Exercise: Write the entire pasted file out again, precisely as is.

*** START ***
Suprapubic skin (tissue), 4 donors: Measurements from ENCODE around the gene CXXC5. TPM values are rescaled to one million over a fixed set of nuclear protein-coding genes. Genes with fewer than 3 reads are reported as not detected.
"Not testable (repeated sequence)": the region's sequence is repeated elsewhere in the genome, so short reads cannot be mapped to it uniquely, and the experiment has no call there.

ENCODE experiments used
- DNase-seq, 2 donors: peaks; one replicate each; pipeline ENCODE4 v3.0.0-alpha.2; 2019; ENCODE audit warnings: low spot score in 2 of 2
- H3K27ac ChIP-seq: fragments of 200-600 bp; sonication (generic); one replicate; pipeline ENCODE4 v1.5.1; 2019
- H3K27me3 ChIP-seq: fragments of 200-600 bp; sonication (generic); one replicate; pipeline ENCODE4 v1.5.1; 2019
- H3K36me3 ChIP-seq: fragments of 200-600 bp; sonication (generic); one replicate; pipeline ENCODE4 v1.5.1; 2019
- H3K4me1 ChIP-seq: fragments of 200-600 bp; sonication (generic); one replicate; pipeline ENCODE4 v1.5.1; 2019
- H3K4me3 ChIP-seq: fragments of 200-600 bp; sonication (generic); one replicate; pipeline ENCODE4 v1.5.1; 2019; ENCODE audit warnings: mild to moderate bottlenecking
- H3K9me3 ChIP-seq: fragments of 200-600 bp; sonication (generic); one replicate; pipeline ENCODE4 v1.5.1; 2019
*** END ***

Suprapubic skin (tissue), 4 donors: Measurements from ENCODE around the gene CXXC5. TPM values are rescaled to one million over a fixed set of nuclear protein-coding genes. Genes with fewer than 3 reads are reported as not detected.
"Not testable (repeated sequence)": the region's sequence is repeated elsewhere in the genome, so short reads cannot be mapped to it uniquely, and the experiment has no call there.

ENCODE experiments used
- DNase-seq, 2 donors: peaks; one replicate each; pipeline ENCODE4 v3.0.0-alpha.2; 2019; ENCODE audit warnings: low spot score in 2 of 2
- H3K27ac ChIP-seq: fragments of 200-600 bp; sonication (generic); one replicate; pipeline ENCODE4 v1.5.1; 2019
- H3K27me3 ChIP-seq: fragments of 200-600 bp; sonication (generic); one replicate; pipeline ENCODE4 v1.5.1; 2019
- H3K36me3 ChIP-seq: fragments of 200-600 bp; sonication (generic); one replicate; pipeline ENCODE4 v1.5.1; 2019
- H3K4me1 ChIP-seq: fragments of 200-600 bp; sonication (generic); one replicate; pipeline ENCODE4 v1.5.1; 2019
- H3K4me3 ChIP-seq: fragments of 200-600 bp; sonication (generic); one replicate; pipeline ENCODE4 v1.5.1; 2019; ENCODE audit warnings: mild to moderate bottlenecking
- H3K9me3 ChIP-seq: fragments of 200-600 bp; sonication (generic); one replicate; pipeline ENCODE4 v1.5.1; 2019